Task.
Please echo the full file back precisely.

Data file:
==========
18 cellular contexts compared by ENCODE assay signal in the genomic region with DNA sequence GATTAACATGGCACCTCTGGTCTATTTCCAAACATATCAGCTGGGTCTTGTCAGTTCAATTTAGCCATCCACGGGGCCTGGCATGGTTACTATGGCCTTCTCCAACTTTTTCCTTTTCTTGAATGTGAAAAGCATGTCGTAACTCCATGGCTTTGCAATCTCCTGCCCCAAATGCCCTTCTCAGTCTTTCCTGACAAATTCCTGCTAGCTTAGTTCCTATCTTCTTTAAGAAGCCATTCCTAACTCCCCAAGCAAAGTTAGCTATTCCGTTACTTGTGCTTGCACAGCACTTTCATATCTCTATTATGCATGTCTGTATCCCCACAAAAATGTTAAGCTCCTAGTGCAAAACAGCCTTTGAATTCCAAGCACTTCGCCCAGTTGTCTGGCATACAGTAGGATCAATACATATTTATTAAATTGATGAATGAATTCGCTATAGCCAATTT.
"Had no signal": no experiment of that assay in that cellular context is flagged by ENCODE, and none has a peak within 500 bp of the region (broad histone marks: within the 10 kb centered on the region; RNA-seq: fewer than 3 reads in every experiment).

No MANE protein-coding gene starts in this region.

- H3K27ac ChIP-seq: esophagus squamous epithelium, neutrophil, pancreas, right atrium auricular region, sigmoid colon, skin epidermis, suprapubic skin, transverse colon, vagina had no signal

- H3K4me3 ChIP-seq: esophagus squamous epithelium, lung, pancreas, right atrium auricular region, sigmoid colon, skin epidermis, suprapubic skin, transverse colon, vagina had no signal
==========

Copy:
18 cellular contexts compared by ENCODE assay signal in the genomic region with DNA sequence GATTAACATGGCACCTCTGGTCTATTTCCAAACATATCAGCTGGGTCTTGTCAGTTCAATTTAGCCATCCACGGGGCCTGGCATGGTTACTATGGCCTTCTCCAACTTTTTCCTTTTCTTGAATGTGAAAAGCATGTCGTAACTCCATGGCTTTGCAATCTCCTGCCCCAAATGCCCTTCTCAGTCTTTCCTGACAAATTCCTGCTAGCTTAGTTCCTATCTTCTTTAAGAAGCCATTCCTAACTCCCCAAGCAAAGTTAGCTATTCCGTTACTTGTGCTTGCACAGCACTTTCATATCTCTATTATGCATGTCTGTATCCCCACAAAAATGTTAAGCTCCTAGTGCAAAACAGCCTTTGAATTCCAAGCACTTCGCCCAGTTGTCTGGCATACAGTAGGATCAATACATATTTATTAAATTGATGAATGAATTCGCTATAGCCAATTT.
"Had no signal": no experiment of that assay in that cellular context is flagged by ENCODE, and none has a peak within 500 bp of the region (broad histone marks: within the 10 kb centered on the region; RNA-seq: fewer than 3 reads in every experiment).

No MANE protein-coding gene starts in this region.

- H3K27ac ChIP-seq: esophagus squamous epithelium, neutrophil, pancreas, right atrium auricular region, sigmoid colon, skin epidermis, suprapubic skin, transverse colon, vagina had no signal

- H3K4me3 ChIP-seq: esophagus squamous epithelium, lung, pancreas, right atrium auricular region, sigmoid colon, skin epidermis, suprapubic skin, transverse colon, vagina had no signal